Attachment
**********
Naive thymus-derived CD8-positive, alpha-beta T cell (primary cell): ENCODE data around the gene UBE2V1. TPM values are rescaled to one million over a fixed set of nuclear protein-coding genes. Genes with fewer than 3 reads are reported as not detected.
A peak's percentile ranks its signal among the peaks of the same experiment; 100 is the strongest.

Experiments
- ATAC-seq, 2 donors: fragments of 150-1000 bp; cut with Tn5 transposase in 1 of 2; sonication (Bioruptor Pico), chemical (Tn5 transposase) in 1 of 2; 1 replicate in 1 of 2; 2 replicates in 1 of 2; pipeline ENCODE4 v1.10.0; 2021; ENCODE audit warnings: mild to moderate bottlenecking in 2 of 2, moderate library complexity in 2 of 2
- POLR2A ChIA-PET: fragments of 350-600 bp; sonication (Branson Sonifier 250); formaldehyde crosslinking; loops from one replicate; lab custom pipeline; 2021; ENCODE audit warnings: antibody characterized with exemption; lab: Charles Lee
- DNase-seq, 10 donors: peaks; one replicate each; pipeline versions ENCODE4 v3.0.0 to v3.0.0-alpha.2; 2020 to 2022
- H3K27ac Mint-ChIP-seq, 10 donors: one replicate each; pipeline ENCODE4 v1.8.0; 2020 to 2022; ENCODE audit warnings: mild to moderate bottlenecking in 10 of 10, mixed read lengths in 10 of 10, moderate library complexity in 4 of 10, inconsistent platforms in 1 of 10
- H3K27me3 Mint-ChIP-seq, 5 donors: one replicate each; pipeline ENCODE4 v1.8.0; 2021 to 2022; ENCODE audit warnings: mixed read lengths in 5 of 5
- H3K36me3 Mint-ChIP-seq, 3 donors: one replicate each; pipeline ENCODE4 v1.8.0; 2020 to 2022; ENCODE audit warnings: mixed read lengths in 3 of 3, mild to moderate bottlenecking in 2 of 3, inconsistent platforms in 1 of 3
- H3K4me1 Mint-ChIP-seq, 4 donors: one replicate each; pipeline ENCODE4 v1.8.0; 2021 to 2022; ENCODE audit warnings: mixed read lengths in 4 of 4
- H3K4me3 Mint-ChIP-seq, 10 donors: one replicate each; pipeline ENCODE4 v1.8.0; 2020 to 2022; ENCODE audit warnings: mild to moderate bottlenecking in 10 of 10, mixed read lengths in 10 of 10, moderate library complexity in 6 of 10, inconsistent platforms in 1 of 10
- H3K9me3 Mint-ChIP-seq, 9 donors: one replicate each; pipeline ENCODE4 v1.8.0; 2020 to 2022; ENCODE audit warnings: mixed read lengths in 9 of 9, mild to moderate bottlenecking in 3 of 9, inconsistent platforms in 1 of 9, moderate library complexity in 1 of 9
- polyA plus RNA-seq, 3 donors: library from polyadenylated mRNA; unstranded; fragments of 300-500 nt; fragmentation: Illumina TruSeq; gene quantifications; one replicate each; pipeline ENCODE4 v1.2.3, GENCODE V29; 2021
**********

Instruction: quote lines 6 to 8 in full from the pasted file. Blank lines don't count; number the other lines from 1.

- DNase-seq, 10 donors: peaks; one replicate each; pipeline versions ENCODE4 v3.0.0 to v3.0.0-alpha.2; 2020 to 2022
- H3K27ac Mint-ChIP-seq, 10 donors: one replicate each; pipeline ENCODE4 v1.8.0; 2020 to 2022; ENCODE audit warnings: mild to moderate bottlenecking in 10 of 10, mixed read lengths in 10 of 10, moderate library complexity in 4 of 10, inconsistent platforms in 1 of 10
- H3K27me3 Mint-ChIP-seq, 5 donors: one replicate each; pipeline ENCODE4 v1.8.0; 2021 to 2022; ENCODE audit warnings: mixed read lengths in 5 of 5